WINTER 2006 - 1/12/2006 - Cryptomundo.com:
The Milt Marcy Expedition is the fourth such trek to
The four expeditions have been greatly assisted by the cryptozoology-friendly government of
Through a combination of field expeditions, recons by Pierre Sima, native reports and the satellite images, the Milt Marcy Expedition feel that they can now track the migration patterns of mokele-mbembe much more effectively.
Update - 2/3/2006:
Milt Marcy is in good shape given all the travel time and tough conditions (the insect problem was awful and his feet are swollen up from all the bites). But he sounded encouraged and in good spirits.
He took a boat with him (11ft with 24 hp outboard) that performed flawlessly and took them far up the Dja for 110 miles. They interviewed three fishermen and acquired three independent eyewitness accounts of Mokele-mbembe observed merely days before they got there.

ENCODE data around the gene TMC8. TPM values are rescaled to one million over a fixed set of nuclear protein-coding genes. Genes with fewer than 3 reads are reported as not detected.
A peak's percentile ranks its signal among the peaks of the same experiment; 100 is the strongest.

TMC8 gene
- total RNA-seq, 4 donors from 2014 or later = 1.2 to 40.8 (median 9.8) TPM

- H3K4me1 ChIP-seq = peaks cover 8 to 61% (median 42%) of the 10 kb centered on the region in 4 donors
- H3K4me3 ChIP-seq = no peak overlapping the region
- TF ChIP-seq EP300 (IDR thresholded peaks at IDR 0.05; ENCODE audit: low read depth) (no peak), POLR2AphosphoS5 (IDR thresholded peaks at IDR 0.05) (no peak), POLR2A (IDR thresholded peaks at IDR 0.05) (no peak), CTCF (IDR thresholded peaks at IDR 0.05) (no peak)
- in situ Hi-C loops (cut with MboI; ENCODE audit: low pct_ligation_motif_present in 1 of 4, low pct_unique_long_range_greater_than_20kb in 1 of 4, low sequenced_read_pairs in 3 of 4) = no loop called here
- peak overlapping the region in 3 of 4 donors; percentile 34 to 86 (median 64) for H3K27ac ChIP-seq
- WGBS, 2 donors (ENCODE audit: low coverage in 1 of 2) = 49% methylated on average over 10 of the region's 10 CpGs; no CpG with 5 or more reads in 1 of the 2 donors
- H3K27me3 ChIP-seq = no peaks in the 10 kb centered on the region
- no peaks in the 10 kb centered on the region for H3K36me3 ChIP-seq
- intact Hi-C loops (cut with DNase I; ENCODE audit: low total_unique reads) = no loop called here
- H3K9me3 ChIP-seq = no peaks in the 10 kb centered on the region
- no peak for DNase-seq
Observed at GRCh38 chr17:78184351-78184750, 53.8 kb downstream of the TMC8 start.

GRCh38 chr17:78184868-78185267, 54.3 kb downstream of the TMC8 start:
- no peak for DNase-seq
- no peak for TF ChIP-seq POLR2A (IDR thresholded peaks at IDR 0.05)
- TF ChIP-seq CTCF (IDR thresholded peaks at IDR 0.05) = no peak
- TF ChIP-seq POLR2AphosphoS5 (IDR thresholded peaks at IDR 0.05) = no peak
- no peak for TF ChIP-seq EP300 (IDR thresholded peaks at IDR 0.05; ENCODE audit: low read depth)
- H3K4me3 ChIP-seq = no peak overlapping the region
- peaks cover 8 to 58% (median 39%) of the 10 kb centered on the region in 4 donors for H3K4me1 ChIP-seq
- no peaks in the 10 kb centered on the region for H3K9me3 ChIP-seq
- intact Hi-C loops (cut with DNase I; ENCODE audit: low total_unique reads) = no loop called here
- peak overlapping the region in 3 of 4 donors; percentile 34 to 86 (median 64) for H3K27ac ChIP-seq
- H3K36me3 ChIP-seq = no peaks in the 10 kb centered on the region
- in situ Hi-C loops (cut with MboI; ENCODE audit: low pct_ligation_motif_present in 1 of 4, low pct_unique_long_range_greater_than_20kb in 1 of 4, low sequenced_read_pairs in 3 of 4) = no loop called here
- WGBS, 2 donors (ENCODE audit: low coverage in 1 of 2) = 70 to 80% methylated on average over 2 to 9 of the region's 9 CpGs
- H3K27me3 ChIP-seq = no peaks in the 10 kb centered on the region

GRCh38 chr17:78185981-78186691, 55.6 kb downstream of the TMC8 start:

Missionary Paul Ohlin saw a Mokele-mbembe on the
This incident reportedly occurred on the
Peter Beach did a great job with the satellite maps and has marked a number of places (including caves) in the general target area. According to Pierre Sima, new information on the animals confirms that they were in the Forbidden Zone from 1984 to 2003/4, so the Mokele-mbembe sometimes stay in one area long-term if the conditions are right. This explains why the villagers in Langoue saw them with such frequency in that area throughout the 1980s and 1990s.
One fantastic tale, not bearing much difference from a legend, tells how the locals, or pygmies, built a barrier of stakes to keep the Mokele-mbembe from entering
Was a Mokele-mbembe Killed at
I can confirm that at least two of the pygmies who were directly involved in the killing of a Mokele-mbembe at Lake Tele about three decades ago were acquainted on a personal level with missionary pastor Eugene P. Thomas. I have discussed this incident with Pastor Thomas, and he was able to confirm most of the details of the story which follows.